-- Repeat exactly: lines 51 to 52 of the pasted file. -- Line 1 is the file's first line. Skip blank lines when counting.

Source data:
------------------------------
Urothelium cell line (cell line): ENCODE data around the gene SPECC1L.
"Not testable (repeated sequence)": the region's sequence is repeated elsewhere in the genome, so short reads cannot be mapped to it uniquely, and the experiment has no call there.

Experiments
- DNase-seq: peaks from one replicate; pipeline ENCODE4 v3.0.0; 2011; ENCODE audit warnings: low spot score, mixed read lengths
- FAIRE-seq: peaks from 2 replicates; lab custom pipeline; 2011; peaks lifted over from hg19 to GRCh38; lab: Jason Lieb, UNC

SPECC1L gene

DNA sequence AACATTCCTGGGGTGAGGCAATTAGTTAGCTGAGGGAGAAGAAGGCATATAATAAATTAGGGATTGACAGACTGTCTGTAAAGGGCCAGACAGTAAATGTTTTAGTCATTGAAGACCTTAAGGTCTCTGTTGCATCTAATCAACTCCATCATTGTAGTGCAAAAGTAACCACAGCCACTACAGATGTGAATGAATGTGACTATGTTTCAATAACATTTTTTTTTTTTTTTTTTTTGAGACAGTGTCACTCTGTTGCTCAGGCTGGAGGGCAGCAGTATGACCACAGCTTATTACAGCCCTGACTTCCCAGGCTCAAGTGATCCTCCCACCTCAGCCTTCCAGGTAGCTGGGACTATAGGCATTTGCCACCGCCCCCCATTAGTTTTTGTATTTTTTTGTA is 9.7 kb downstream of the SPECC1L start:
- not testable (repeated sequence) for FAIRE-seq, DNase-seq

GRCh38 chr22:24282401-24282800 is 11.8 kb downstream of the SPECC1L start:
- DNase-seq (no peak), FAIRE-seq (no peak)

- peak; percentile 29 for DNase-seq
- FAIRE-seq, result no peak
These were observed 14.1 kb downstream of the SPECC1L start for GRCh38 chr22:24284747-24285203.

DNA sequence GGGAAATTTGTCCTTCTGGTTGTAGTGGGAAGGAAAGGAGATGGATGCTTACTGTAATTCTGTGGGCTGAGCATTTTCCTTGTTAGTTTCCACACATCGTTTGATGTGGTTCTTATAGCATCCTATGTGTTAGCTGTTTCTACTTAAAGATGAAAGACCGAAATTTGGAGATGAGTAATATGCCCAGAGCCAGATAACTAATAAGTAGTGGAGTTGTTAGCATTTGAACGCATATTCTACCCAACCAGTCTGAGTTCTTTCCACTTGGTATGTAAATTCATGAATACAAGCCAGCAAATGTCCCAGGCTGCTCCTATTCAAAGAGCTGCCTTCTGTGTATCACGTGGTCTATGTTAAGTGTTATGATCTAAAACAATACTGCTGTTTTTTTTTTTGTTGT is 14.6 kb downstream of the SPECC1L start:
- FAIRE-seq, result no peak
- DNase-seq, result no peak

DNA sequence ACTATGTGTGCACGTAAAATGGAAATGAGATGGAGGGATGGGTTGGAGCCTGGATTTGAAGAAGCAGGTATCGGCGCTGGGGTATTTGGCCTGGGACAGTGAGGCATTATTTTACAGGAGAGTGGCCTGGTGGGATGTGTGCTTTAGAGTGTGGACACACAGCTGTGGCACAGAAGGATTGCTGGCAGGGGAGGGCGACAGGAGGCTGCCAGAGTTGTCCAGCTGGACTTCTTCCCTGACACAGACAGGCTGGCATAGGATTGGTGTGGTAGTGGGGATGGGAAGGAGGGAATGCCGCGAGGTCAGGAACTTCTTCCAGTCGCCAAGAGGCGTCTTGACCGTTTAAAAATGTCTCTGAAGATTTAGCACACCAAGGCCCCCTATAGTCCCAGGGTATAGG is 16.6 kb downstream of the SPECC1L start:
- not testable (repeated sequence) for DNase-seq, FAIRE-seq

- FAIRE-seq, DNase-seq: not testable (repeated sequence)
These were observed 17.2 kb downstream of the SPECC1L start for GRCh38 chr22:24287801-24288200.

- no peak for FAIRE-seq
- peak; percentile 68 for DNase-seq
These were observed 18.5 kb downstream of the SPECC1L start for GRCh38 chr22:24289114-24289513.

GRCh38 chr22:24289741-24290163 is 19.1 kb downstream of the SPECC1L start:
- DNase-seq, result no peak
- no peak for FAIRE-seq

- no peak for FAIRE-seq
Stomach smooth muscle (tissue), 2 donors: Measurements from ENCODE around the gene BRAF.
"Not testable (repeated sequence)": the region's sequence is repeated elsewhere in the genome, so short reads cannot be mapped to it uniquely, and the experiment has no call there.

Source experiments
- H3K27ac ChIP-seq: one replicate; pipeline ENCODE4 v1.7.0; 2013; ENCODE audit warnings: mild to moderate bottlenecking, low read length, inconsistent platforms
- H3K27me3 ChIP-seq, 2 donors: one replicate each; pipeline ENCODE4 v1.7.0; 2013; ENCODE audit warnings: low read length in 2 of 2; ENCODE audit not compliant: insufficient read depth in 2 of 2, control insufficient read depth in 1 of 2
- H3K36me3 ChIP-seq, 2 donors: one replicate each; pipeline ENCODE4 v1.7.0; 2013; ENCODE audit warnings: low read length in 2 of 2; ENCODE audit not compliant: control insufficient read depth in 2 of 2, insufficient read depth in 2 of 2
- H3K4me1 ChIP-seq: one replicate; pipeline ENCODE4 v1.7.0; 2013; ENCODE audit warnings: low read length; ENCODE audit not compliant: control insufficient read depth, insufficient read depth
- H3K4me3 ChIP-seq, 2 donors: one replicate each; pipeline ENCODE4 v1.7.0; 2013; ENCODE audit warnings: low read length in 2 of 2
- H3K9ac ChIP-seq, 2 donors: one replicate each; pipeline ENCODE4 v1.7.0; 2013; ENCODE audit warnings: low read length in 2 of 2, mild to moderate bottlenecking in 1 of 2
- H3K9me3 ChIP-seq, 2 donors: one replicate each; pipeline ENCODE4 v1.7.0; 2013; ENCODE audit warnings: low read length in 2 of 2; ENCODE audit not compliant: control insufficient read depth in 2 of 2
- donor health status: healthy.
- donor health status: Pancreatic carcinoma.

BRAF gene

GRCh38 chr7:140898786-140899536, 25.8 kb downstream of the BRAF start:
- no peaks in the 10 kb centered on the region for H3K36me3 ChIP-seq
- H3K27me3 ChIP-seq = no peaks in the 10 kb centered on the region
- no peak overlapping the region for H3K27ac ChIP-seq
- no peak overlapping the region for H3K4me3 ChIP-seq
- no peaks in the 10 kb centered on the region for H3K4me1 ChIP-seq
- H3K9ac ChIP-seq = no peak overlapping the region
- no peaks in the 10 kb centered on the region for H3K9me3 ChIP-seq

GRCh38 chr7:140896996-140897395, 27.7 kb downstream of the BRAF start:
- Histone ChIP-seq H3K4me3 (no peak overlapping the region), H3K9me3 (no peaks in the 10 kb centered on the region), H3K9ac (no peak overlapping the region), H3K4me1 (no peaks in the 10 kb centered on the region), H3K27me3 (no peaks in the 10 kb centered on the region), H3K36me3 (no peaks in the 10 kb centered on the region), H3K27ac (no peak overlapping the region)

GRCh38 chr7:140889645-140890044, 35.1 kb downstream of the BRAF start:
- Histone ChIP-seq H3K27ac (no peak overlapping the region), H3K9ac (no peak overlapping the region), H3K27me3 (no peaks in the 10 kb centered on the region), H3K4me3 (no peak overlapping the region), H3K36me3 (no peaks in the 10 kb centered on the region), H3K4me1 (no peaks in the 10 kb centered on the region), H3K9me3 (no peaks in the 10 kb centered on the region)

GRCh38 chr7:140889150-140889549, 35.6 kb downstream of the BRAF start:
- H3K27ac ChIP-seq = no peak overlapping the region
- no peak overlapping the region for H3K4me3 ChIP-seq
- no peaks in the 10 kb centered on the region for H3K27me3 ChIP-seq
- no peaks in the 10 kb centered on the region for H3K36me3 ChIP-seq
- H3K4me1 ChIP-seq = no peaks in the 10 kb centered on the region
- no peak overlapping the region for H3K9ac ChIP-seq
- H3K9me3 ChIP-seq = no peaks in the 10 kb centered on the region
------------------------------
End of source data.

GRCh38 chr7:140889645-140890044, 35.1 kb downstream of the BRAF start:
- Histone ChIP-seq H3K27ac (no peak overlapping the region), H3K9ac (no peak overlapping the region), H3K27me3 (no peaks in the 10 kb centered on the region), H3K4me3 (no peak overlapping the region), H3K36me3 (no peaks in the 10 kb centered on the region), H3K4me1 (no peaks in the 10 kb centered on the region), H3K9me3 (no peaks in the 10 kb centered on the region)